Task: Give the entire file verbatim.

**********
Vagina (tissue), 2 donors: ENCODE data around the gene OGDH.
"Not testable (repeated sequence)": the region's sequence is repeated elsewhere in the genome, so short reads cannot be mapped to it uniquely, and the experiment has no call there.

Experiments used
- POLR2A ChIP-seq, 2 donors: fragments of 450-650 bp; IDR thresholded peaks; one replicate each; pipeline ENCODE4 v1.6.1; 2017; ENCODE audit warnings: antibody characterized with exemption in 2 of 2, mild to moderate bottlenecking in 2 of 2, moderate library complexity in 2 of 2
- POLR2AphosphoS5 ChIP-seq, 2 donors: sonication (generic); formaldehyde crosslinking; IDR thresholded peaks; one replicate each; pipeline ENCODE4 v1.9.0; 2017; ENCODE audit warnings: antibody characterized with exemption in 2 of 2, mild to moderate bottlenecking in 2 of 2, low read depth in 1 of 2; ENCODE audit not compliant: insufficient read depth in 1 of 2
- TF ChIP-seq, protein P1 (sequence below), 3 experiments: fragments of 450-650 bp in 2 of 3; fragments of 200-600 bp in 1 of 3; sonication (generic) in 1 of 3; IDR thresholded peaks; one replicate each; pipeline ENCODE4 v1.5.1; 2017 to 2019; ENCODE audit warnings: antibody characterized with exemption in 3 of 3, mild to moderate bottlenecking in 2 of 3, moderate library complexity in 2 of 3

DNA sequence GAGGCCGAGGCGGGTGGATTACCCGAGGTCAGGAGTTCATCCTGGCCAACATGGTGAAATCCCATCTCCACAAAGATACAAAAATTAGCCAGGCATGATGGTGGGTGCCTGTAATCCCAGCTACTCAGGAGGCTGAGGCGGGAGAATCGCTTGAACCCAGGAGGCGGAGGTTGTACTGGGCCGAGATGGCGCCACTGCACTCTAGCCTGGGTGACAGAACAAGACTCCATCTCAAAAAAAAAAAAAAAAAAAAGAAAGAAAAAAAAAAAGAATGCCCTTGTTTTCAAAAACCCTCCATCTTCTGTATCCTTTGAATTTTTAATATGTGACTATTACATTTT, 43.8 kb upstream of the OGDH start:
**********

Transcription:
Vagina (tissue), 2 donors: ENCODE data around the gene OGDH.
"Not testable (repeated sequence)": the region's sequence is repeated elsewhere in the genome, so short reads cannot be mapped to it uniquely, and the experiment has no call there.

Experiments used
- POLR2A ChIP-seq, 2 donors: fragments of 450-650 bp; IDR thresholded peaks; one replicate each; pipeline ENCODE4 v1.6.1; 2017; ENCODE audit warnings: antibody characterized with exemption in 2 of 2, mild to moderate bottlenecking in 2 of 2, moderate library complexity in 2 of 2
- POLR2AphosphoS5 ChIP-seq, 2 donors: sonication (generic); formaldehyde crosslinking; IDR thresholded peaks; one replicate each; pipeline ENCODE4 v1.9.0; 2017; ENCODE audit warnings: antibody characterized with exemption in 2 of 2, mild to moderate bottlenecking in 2 of 2, low read depth in 1 of 2; ENCODE audit not compliant: insufficient read depth in 1 of 2
- TF ChIP-seq, protein P1 (sequence below), 3 experiments: fragments of 450-650 bp in 2 of 3; fragments of 200-600 bp in 1 of 3; sonication (generic) in 1 of 3; IDR thresholded peaks; one replicate each; pipeline ENCODE4 v1.5.1; 2017 to 2019; ENCODE audit warnings: antibody characterized with exemption in 3 of 3, mild to moderate bottlenecking in 2 of 3, moderate library complexity in 2 of 3

DNA sequence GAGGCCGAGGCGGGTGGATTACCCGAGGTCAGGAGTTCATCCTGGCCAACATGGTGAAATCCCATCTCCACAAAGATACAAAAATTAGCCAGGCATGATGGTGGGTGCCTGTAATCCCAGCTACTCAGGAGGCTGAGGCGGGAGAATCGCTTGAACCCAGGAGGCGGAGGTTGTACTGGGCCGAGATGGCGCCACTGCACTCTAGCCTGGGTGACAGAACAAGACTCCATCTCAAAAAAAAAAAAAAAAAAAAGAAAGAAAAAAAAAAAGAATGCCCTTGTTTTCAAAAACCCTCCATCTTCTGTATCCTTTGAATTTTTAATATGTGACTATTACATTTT, 43.8 kb upstream of the OGDH start: